Preheat the oven to 375 degrees. Bake the tart for 12-15 minutes or until golden brown. Allow to cool completely before filling with mascarpone filling.
For the mascarpone filling
Whip the cream on high with a hand mixer or a stand mixer. Add the softened mascarpone cheese and powdered sugar and beat to mix well. Fold in the lemon curd with a wooden spoon.
In a separate bowl, mix the raspberries and sliced strawberries. Heat the strawberry preserves until thinned and mix into the berries. Spoon the mascarpone into the cooled tart crust and top with the berries. Garnish with mint leaves if desired.
Cheesecake is one of those “back pocket” desserts that I always like to have on hand. It freezes well, and you can even slice it frozen and re-freeze what you don’t use. I have my favorite NY Cheesecake recipe that I’ve used for years, and it’s a no-fail, but when I was living in Italy, I didn’t have the same access to graham crackers and cream cheese as I did at home, so I had to do a little improvising. That’s when I stumbled upon this recipe for a Mascarpone Cheesecake. This was something I always had on hand – mascarpone is pretty much a staple in Tuscan homes, and much less expensive than it is here. But if you’re looking for something different, give this a try. It is light and delicious, and lovely served with fresh berries tossed in sugar!
A few tips to making a successful cheesecake:
Always start with room temperature cream cheese and beat the cream cheese until very smooth and before adding any other ingredients.
Have your eggs at room temperature
Using the zest from fresh limes, oranges or lemons is what will give your cheesecake a flavor boost. Zest contains the essential oils, which adds the depth of flavor without the tartness and “liquidity” of juice.
Wrap the bottom of the pan in aluminum foil and cook the cheesecake in a water bath to prevent cracking, just make sure you have a tight fitting springform pan to do this, otherwise the water will leak in. You can also bake cheesecake without a water bath, but use a lower temperature oven.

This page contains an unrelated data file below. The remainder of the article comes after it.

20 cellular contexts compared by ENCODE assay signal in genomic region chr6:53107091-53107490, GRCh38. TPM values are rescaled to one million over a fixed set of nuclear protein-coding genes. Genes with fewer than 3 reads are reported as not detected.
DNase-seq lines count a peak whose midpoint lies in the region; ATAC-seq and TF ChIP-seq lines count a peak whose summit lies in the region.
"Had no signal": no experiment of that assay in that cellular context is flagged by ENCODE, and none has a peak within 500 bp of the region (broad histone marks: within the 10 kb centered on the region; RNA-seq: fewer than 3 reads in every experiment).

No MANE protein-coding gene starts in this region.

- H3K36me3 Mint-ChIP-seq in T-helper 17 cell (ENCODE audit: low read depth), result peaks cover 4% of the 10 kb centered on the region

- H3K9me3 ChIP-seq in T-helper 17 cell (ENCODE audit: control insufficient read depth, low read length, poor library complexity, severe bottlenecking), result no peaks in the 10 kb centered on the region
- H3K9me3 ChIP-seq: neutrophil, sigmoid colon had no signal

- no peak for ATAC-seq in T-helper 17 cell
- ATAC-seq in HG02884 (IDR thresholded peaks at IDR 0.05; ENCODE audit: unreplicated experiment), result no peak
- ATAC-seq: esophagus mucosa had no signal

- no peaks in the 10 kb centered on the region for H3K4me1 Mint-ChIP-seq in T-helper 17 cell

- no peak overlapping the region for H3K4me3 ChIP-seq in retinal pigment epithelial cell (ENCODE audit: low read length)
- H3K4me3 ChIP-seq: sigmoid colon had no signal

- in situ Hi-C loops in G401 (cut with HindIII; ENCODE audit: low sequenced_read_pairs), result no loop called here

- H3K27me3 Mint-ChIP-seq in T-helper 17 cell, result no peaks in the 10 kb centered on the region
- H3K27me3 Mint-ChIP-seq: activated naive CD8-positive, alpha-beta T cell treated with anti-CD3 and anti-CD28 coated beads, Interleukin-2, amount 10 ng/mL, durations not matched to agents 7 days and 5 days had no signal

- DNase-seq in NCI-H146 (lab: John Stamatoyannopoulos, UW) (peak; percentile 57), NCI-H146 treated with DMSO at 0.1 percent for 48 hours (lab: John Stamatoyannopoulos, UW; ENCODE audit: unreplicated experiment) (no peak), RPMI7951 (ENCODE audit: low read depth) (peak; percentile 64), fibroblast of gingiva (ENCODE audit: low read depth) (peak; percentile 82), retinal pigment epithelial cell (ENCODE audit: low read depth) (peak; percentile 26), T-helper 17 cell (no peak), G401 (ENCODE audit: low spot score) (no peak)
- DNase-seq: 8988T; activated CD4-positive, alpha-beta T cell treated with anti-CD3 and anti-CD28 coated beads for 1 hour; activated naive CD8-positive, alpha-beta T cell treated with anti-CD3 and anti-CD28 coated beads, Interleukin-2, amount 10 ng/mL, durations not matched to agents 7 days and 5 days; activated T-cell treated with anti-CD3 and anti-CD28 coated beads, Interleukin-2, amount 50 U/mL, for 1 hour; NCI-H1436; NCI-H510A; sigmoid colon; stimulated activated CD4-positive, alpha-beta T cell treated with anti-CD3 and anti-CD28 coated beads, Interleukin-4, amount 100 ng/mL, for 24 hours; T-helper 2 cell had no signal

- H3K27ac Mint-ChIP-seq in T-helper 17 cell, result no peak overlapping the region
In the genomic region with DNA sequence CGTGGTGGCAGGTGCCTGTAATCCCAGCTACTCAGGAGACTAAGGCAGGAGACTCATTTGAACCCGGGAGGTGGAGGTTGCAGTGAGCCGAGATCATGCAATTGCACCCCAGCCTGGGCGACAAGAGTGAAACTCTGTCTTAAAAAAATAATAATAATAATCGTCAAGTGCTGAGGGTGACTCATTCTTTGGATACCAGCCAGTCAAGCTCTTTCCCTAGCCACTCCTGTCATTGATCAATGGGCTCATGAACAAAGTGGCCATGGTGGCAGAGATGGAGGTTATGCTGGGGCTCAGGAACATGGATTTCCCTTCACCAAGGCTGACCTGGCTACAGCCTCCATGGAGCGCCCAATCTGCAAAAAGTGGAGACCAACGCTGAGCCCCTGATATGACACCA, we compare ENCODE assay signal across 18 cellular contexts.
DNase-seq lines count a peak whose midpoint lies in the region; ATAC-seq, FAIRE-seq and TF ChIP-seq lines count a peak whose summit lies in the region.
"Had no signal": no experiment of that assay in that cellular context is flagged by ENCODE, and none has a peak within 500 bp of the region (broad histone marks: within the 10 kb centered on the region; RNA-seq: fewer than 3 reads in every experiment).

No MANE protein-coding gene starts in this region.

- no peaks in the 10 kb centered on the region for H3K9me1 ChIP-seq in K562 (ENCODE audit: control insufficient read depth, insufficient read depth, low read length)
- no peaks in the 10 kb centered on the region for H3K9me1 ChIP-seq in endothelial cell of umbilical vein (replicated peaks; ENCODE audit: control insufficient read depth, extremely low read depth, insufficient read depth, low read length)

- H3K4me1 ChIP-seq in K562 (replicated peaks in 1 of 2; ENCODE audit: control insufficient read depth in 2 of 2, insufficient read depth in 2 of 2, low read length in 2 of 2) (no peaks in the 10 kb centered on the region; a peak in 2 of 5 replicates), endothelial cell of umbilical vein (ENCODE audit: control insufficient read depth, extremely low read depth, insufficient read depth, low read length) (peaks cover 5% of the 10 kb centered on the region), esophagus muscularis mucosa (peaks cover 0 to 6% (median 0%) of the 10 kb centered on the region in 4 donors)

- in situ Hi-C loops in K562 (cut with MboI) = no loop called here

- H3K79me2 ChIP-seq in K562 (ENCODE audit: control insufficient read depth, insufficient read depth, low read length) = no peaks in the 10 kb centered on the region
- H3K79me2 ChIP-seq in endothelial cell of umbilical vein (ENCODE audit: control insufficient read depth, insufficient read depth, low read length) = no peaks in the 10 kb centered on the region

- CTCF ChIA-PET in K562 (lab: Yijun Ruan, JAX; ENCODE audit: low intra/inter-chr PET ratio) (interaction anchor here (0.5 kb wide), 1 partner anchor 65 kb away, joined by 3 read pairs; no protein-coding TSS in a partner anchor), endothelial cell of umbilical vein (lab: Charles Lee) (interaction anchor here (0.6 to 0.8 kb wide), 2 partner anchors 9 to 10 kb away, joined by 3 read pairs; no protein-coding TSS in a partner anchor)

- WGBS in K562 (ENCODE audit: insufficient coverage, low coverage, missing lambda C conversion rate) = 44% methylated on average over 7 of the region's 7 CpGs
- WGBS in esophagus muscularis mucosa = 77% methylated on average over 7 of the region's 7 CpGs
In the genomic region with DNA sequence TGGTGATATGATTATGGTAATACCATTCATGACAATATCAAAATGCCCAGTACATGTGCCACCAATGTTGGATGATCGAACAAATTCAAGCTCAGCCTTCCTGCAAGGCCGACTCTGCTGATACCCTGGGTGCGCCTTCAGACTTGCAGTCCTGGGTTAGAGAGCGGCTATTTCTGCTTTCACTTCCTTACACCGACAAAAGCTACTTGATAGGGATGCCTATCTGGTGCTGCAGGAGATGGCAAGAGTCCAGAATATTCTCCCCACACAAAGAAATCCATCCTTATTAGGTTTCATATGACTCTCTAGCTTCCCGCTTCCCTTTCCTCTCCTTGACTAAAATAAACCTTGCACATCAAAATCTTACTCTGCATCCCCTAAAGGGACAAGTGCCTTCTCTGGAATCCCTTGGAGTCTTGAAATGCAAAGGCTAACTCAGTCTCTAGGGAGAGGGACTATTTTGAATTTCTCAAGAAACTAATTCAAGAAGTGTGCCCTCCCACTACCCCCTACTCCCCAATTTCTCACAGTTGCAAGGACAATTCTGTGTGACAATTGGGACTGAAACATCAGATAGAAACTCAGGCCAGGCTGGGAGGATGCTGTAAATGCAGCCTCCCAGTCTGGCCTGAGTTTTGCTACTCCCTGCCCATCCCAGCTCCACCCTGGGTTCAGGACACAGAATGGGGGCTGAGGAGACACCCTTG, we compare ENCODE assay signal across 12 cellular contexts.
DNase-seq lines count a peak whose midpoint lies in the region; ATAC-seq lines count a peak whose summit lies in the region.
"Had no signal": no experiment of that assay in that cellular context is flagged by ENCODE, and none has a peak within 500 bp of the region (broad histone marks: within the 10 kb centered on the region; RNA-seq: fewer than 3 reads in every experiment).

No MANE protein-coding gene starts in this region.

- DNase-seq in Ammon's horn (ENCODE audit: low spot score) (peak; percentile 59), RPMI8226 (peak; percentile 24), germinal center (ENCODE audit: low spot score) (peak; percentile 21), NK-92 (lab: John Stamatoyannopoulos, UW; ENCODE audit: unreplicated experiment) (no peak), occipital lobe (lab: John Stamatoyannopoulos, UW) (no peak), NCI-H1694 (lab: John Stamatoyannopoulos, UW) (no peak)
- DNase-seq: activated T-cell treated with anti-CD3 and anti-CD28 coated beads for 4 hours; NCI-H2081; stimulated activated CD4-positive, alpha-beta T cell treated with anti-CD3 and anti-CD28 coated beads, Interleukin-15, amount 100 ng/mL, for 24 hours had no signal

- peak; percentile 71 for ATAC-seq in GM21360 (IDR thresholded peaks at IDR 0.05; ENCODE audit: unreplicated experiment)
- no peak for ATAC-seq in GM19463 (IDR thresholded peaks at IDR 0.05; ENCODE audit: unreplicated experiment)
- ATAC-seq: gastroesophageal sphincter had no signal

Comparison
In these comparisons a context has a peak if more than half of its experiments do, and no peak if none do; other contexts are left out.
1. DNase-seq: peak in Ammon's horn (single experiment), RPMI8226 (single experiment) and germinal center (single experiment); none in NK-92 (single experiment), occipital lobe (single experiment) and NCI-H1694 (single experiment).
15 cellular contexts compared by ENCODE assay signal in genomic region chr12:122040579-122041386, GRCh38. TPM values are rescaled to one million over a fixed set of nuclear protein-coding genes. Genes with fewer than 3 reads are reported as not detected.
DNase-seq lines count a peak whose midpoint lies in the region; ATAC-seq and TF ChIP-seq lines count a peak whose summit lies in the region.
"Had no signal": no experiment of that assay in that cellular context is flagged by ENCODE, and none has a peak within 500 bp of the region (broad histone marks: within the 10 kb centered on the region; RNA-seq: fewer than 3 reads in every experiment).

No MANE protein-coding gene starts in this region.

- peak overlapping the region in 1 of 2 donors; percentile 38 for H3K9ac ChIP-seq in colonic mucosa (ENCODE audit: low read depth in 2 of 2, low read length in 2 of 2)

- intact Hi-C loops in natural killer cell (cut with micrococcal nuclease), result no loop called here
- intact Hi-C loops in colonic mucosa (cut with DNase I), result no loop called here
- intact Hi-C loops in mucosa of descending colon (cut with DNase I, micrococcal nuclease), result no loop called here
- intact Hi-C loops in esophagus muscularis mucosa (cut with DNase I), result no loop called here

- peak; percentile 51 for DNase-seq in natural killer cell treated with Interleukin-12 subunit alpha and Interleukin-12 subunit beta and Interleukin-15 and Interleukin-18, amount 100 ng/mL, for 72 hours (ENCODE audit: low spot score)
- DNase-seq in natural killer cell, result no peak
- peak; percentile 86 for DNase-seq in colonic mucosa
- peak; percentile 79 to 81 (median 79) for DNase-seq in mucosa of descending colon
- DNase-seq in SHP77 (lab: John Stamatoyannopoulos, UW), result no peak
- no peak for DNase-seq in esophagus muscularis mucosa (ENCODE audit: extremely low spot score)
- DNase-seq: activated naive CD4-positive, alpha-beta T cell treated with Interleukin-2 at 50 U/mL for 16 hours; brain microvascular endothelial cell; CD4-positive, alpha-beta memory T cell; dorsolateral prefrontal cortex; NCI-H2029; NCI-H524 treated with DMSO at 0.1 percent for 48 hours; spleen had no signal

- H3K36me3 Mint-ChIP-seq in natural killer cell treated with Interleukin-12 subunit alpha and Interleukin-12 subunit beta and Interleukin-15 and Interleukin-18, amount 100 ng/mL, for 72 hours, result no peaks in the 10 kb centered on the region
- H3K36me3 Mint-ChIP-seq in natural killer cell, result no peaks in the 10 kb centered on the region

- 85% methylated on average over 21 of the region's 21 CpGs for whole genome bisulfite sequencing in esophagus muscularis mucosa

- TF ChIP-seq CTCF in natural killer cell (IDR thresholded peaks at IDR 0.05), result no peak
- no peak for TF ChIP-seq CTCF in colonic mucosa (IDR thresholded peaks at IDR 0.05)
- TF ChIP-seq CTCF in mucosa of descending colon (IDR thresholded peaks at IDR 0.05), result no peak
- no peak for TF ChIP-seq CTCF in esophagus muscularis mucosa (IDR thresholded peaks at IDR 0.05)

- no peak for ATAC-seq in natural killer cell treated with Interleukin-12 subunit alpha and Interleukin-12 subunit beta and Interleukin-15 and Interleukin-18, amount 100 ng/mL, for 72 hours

When the baking time is up, turn off the oven and let the cheesecake just sit for an hour or so. This helps the cheesecake to set up well.
If not using right away, remove the spring form pan sides and wrap tightly in plastic wrap, leaving the bottom of the pan on, and freeze.
After a day, you can remove the pan bottom and re-wrap the cheesecake.
Slice your pieces while still frozen and put the rest back in the freezer.
Rate this recipe!
CHANGE SERVING SIZE
For the crust
1 3/4cupsgraham cracker crumbs(about 2 packs of graham crackers) or Shortbread Cookies - such as Lorna Doone Cookies
Preheat oven to 350º. Butter the inside of a 9-inch springform pan, and wrap the bottom of the pan with a double layer of aluminum foil. Place the prepared pan on a baking sheet.
In a medium bowl, stir together the graham cracker crumbs, sugar and salt. Add the butter and stir well to moisten all of the crumbs. Pour the crumb mixture into the prepared pan and use your fingers to press gently into an even layer on the bottom and halfway up the sides of the pan. If you are having trouble getting the layer even, use a straight sided glass or measuring cup to gently press the crumb mixture onto the sides and into the corners. Freeze the crust for 10 minutes while the oven heats.
Slide the pan into the oven and bake until the crust is lightly browned and fragrant, about 10 minutes. Turn the oven down to 325º.
For the filling
Using a stand mixer or an electric hand mixer, beat the cream cheese in a large bowl until it is light and very smooth, about 4 minutes.
With the mixer running on medium low speed, slowly pour in the sugar, then the salt. Beat for 3 more minutes. Add the vanilla extract and lemon zest.
Add in the eggs, one at a time, and beat for a full minute after each egg. Scrape down the bowl, reduce the speed to low. Add in the mascarpone and mix thoroughly. Wrap foil around the outside of the pan (see picture below) and pour the mixture into the prepared crust. The batter will come to the top of the springform pan.
Place the springform pan into a roasting pan and fill the roasting pan with enough (very) hot tap water—or boiling water—to come halfway up the sides of the springform pan and place on the center rack of the oven. Close the oven door and bake the cheesecake until it is lightly golden on top and the filling is set, but still slightly wobbly in the center, about 90 minutes.
Turn off the oven and prop the door open slightly with a wooden spoon. Let the cheesecake cool for one hour in its water bath. After an hour, gently remove the roasting pan from the oven and lift the springform pan from the water. Carefully remove the foil from the bottom of the pan and set the pan on a cooling rack. Run a knife around the top edge of the cheesecake to release it from the pan. Let the cheesecake cool to room temperature, then cover the top with plastic wrap and refrigerate for at least 4 hours before slicing—an overnight chill is best if you have the time.